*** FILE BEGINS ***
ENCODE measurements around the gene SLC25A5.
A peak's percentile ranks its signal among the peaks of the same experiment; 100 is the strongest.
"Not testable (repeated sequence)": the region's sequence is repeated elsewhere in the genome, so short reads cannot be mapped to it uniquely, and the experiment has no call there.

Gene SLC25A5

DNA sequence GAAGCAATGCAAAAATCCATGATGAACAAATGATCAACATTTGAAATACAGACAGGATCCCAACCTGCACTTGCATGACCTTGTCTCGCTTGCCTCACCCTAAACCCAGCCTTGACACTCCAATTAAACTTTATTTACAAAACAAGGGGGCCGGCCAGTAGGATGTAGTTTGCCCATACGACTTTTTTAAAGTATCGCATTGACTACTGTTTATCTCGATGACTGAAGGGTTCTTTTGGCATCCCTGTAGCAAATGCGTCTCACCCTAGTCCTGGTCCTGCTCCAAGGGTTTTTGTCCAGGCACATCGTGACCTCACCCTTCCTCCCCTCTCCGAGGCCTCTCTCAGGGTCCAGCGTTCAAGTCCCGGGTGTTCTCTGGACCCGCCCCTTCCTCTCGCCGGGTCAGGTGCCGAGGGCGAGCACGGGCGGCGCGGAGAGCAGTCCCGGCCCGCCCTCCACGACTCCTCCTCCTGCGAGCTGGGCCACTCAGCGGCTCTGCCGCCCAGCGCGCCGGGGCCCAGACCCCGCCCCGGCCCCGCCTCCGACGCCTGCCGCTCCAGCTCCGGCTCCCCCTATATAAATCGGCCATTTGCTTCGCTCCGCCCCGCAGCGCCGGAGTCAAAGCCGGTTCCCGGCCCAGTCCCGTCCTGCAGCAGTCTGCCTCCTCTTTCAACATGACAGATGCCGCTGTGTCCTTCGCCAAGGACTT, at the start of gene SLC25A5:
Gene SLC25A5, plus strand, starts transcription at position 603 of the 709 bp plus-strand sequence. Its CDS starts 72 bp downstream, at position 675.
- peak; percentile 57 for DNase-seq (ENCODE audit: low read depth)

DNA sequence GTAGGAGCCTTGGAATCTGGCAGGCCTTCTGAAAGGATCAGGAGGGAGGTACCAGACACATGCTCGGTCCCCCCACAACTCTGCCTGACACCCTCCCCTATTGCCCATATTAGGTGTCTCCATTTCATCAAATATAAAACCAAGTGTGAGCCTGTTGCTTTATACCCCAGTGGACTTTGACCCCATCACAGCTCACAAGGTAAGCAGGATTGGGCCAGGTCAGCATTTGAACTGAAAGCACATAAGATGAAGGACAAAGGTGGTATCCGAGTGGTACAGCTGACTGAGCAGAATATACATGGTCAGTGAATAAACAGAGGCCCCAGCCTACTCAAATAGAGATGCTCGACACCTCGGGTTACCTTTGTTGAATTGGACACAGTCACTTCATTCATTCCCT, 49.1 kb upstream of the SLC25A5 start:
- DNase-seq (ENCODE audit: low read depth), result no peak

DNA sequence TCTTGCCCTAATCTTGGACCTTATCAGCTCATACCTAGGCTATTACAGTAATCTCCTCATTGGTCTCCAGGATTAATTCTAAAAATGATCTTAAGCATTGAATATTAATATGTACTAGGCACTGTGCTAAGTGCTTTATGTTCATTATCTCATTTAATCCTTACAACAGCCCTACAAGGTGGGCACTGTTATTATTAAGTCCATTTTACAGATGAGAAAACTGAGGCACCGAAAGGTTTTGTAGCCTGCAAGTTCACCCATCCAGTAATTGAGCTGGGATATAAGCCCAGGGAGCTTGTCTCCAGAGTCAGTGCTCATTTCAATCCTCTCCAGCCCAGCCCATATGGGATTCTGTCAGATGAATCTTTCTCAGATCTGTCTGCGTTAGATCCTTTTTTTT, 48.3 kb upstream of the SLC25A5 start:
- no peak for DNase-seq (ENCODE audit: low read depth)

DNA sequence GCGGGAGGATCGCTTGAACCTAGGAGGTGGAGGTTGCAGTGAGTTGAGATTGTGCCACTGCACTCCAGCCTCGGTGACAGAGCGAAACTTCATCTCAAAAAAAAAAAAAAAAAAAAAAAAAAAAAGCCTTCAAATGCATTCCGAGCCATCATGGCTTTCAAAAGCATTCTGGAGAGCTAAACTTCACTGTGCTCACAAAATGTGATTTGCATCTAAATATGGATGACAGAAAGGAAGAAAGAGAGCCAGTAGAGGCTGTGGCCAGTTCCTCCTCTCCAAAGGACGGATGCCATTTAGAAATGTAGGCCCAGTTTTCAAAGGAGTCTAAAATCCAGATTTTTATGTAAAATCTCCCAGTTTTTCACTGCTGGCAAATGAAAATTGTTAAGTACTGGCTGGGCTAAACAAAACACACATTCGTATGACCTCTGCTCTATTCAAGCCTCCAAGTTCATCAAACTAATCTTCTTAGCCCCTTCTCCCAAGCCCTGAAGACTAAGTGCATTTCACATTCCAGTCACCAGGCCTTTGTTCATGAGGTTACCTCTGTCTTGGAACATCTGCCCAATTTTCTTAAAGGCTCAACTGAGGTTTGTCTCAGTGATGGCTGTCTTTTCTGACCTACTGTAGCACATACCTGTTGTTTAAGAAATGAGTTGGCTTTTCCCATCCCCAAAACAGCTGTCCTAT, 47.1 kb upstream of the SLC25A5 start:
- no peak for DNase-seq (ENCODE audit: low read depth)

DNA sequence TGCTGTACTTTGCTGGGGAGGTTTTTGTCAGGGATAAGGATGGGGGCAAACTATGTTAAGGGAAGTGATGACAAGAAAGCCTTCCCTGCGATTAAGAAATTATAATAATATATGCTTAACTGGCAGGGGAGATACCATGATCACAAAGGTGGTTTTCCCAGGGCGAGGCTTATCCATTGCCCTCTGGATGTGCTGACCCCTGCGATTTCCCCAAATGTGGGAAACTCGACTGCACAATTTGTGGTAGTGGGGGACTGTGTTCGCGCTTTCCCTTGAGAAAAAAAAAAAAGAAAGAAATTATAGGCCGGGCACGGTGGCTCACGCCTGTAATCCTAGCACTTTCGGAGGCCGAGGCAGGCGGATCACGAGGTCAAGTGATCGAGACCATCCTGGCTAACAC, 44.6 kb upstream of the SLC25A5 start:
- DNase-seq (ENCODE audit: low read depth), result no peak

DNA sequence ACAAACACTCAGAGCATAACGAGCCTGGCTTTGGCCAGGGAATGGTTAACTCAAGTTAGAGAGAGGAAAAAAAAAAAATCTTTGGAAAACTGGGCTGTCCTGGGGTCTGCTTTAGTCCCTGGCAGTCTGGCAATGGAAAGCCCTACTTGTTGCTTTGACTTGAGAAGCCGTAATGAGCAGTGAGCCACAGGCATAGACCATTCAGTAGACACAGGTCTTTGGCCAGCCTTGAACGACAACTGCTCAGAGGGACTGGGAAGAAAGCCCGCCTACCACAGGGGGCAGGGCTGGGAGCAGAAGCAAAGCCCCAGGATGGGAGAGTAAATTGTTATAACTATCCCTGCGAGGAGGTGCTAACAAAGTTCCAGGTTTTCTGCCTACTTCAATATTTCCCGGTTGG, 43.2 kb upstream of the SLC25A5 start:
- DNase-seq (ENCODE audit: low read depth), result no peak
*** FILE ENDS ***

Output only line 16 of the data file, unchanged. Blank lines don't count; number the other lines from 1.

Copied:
DNA sequence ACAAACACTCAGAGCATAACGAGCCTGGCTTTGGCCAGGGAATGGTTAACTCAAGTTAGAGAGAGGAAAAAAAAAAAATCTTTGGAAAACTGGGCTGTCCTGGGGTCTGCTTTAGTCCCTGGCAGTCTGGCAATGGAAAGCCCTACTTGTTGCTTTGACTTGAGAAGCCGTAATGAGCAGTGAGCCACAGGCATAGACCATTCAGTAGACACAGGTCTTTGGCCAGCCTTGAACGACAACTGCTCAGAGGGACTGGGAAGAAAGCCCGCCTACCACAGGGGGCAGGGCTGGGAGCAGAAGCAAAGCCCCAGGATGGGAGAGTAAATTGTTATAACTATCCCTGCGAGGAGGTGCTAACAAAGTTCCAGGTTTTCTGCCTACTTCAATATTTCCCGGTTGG, 43.2 kb upstream of the SLC25A5 start: